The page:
As we approach the end of the school semester in the midst of a pandemic, institutions and instructors have been forced to break from the long-held rituals of summative assessment season.

But just as the speed and enormity of the COVID-19 crisis have thrown the usual exam strategies into disarray, the issues of student equity and access have also been thrust into the spotlight.

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The pandemic has done much more than simply shutter campuses. For many students, the closures have disrupted access to vital non-academic resources such as housing and counselling services, as well as the technology they depend on to complete their studies.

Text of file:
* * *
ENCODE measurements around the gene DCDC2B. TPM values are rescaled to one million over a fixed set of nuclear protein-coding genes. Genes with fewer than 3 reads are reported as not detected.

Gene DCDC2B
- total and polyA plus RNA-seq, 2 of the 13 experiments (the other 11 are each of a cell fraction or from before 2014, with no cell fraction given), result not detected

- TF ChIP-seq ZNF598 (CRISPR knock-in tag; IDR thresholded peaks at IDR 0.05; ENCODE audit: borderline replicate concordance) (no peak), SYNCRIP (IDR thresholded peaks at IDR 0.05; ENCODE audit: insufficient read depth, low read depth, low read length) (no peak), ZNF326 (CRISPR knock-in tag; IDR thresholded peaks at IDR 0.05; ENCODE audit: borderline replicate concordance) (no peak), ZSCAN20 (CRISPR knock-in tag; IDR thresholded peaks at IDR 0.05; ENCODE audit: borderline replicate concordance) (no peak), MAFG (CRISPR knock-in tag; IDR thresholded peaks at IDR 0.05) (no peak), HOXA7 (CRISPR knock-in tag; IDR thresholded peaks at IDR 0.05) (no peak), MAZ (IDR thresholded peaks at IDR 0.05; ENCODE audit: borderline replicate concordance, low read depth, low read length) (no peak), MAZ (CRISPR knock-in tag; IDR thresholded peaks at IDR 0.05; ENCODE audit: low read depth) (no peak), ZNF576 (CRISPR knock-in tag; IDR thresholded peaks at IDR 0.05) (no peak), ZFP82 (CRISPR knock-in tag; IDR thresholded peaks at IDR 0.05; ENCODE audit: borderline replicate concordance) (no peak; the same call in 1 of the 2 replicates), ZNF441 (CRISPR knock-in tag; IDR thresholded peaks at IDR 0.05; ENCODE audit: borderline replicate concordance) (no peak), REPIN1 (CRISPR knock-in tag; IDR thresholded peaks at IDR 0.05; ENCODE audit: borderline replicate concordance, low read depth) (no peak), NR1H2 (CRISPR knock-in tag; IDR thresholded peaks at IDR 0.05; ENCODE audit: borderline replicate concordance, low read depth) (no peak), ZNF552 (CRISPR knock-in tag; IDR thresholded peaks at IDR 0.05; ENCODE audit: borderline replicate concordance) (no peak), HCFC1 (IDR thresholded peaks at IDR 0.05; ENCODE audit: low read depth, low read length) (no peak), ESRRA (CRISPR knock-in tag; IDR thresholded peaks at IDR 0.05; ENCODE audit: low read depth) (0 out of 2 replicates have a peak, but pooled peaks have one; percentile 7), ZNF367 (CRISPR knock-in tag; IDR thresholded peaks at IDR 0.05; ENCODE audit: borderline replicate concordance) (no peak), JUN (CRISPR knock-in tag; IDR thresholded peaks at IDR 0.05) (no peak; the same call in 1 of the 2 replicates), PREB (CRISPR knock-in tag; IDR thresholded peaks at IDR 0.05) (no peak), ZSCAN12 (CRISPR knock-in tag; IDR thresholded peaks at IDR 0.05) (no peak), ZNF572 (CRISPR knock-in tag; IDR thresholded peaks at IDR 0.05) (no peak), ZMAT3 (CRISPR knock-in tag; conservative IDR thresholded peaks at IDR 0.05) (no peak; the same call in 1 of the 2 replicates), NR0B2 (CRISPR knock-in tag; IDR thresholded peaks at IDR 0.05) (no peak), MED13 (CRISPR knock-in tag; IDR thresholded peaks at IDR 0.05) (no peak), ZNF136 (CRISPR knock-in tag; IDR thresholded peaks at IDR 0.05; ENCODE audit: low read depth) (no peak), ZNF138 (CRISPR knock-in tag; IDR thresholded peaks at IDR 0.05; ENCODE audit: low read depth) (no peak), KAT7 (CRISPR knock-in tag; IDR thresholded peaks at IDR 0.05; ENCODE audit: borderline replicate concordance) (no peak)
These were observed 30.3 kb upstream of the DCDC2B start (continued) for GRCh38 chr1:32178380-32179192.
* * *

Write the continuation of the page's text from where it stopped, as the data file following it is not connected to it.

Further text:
Taking into account the complexities of the student experience is arguably more important than ever, especially as instructors explore their options for end of semester assessments.

I encourage educators to think about active learning activities and to use digital teaching platforms to create engaging and effective learning experiences. As schools began to respond to the pandemic by moving classes online, it became essential to help educators ensure the continuity of their courses. In recent weeks, these efforts have expanded to providing advice on options for delivering assessments remotely.

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About the Author:

Mike Di Gregorio is the Manager of Customer Education at Top Hat and holds a PhD in Political Science from McMaster University.


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